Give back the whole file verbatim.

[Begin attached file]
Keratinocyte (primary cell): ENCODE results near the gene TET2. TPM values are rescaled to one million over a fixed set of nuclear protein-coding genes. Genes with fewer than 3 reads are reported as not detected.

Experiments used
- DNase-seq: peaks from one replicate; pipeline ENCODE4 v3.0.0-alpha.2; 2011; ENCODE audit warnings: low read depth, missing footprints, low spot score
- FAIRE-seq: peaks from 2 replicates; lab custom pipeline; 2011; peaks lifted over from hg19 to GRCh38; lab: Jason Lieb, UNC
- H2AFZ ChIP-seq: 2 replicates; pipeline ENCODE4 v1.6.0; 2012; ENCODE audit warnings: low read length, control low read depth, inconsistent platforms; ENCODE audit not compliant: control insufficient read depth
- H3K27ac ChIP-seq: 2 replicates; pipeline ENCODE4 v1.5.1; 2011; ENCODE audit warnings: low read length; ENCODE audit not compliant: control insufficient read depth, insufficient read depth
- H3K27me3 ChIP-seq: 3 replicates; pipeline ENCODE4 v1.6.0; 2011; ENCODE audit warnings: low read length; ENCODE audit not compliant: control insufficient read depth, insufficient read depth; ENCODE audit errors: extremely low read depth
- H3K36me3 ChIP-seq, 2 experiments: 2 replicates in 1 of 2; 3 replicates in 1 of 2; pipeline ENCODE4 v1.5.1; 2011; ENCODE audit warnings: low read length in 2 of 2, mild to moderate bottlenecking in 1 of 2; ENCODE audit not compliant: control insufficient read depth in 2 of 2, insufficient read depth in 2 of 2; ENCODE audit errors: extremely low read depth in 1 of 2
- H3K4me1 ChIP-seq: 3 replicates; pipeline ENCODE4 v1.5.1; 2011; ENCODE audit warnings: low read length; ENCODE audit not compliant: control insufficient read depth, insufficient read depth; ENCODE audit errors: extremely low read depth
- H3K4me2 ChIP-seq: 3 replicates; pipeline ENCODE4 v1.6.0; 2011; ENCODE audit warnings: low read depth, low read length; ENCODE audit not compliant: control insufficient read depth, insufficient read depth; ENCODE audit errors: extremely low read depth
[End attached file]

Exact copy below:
Keratinocyte (primary cell): ENCODE results near the gene TET2. TPM values are rescaled to one million over a fixed set of nuclear protein-coding genes. Genes with fewer than 3 reads are reported as not detected.

Experiments used
- DNase-seq: peaks from one replicate; pipeline ENCODE4 v3.0.0-alpha.2; 2011; ENCODE audit warnings: low read depth, missing footprints, low spot score
- FAIRE-seq: peaks from 2 replicates; lab custom pipeline; 2011; peaks lifted over from hg19 to GRCh38; lab: Jason Lieb, UNC
- H2AFZ ChIP-seq: 2 replicates; pipeline ENCODE4 v1.6.0; 2012; ENCODE audit warnings: low read length, control low read depth, inconsistent platforms; ENCODE audit not compliant: control insufficient read depth
- H3K27ac ChIP-seq: 2 replicates; pipeline ENCODE4 v1.5.1; 2011; ENCODE audit warnings: low read length; ENCODE audit not compliant: control insufficient read depth, insufficient read depth
- H3K27me3 ChIP-seq: 3 replicates; pipeline ENCODE4 v1.6.0; 2011; ENCODE audit warnings: low read length; ENCODE audit not compliant: control insufficient read depth, insufficient read depth; ENCODE audit errors: extremely low read depth
- H3K36me3 ChIP-seq, 2 experiments: 2 replicates in 1 of 2; 3 replicates in 1 of 2; pipeline ENCODE4 v1.5.1; 2011; ENCODE audit warnings: low read length in 2 of 2, mild to moderate bottlenecking in 1 of 2; ENCODE audit not compliant: control insufficient read depth in 2 of 2, insufficient read depth in 2 of 2; ENCODE audit errors: extremely low read depth in 1 of 2
- H3K4me1 ChIP-seq: 3 replicates; pipeline ENCODE4 v1.5.1; 2011; ENCODE audit warnings: low read length; ENCODE audit not compliant: control insufficient read depth, insufficient read depth; ENCODE audit errors: extremely low read depth
- H3K4me2 ChIP-seq: 3 replicates; pipeline ENCODE4 v1.6.0; 2011; ENCODE audit warnings: low read depth, low read length; ENCODE audit not compliant: control insufficient read depth, insufficient read depth; ENCODE audit errors: extremely low read depth